Birdman is not as advertised. It is not a quirky dark comedy, but a claustrophobically relentless attack on modern-day life. Emma Stone screams it best: “You’re scared to death, like the rest of us, that you don’t matter! And you know what?! You’re right! You’re not important! Get used to it!” Michael Keaton plays a washed-up super-hero actor who tries to find relevance in his Broadway staging of Raymond Carver’s personally raw What We Talk About When We Talk About Love. Ed loved her so much, he tried to kill her.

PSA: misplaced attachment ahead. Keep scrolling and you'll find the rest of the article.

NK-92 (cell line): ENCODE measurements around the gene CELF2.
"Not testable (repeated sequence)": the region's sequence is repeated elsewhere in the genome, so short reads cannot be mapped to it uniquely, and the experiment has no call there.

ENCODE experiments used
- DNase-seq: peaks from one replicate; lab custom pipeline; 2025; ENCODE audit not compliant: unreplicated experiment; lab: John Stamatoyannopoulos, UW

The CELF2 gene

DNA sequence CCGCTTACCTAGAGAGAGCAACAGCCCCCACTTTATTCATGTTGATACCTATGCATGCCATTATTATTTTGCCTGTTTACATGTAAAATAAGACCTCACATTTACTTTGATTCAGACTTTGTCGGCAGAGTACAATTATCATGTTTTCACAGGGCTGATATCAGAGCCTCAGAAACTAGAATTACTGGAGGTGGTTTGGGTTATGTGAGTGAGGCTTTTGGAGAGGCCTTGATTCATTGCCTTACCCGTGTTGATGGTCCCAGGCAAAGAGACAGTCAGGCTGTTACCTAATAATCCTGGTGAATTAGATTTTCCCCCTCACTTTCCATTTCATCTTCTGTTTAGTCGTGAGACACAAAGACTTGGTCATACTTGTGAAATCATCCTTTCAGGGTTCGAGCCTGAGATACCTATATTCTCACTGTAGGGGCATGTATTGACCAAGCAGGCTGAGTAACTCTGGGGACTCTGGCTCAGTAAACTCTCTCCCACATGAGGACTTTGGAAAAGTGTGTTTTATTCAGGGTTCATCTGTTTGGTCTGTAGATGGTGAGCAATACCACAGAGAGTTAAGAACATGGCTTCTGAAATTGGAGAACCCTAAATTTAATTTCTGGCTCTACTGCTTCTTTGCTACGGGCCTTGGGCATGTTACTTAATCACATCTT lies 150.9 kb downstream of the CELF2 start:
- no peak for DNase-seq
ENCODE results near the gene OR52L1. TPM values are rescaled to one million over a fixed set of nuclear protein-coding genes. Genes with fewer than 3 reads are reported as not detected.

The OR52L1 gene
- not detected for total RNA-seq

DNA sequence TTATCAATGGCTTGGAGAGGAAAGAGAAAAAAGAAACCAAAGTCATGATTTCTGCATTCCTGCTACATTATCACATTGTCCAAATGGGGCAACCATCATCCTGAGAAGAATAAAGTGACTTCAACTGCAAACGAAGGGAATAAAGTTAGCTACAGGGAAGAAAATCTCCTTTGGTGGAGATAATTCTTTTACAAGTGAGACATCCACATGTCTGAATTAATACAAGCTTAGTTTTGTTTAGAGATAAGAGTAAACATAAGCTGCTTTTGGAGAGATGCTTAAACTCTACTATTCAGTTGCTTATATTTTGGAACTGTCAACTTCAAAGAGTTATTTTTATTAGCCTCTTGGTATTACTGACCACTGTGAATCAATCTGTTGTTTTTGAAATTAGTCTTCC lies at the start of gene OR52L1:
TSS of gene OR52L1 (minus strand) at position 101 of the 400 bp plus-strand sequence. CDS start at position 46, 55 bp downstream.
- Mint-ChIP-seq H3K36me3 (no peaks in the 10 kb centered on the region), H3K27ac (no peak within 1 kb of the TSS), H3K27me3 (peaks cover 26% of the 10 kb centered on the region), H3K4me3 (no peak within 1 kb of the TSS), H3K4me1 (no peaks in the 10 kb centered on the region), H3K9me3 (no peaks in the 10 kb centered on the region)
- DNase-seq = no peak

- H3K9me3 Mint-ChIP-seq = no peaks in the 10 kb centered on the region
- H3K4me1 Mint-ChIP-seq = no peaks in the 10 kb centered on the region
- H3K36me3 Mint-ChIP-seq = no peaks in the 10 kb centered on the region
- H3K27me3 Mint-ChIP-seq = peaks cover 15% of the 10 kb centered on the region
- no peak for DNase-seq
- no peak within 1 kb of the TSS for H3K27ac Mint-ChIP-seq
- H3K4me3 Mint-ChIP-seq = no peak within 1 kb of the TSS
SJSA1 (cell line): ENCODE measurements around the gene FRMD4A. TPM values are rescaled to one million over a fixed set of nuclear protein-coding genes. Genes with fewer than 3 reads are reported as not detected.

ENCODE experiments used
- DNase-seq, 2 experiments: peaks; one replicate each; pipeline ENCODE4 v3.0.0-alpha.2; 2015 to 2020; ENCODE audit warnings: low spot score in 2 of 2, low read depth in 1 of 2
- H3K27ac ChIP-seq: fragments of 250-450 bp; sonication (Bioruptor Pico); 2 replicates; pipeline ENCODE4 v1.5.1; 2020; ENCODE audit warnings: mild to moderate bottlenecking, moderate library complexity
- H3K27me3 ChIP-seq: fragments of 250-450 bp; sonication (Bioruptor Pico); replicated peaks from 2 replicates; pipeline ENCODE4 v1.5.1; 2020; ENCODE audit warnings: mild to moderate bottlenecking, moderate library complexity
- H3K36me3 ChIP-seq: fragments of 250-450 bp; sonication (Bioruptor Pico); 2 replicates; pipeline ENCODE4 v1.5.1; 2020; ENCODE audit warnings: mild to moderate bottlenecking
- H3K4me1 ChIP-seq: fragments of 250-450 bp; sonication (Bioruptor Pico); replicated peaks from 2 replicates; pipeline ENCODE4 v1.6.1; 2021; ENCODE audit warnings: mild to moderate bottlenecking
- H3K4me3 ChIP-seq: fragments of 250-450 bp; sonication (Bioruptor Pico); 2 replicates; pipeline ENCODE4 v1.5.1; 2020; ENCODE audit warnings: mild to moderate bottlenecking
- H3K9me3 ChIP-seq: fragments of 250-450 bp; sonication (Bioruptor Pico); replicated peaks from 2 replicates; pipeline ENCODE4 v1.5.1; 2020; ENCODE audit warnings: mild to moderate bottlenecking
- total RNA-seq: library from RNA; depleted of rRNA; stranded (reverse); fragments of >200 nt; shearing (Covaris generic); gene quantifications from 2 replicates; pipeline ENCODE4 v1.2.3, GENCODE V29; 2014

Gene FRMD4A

Inarritu’s film is an intense combination of the intellectual – akin to Pirandello’s Six Characters in Search of an Author – and visceral – offering an edit-less flow of images that winds through the serpentine backstage hallways and stairwells of a Broadway theatre, only briefly escaping to a bar, a tight balcony and a nightmarish run through Times Square. And while the film does tend toward polemics – with everyone, including a theater critic, overtly stating their points of view – it will leave you breathless, wondering what it is you just saw and when you might be able to see it again.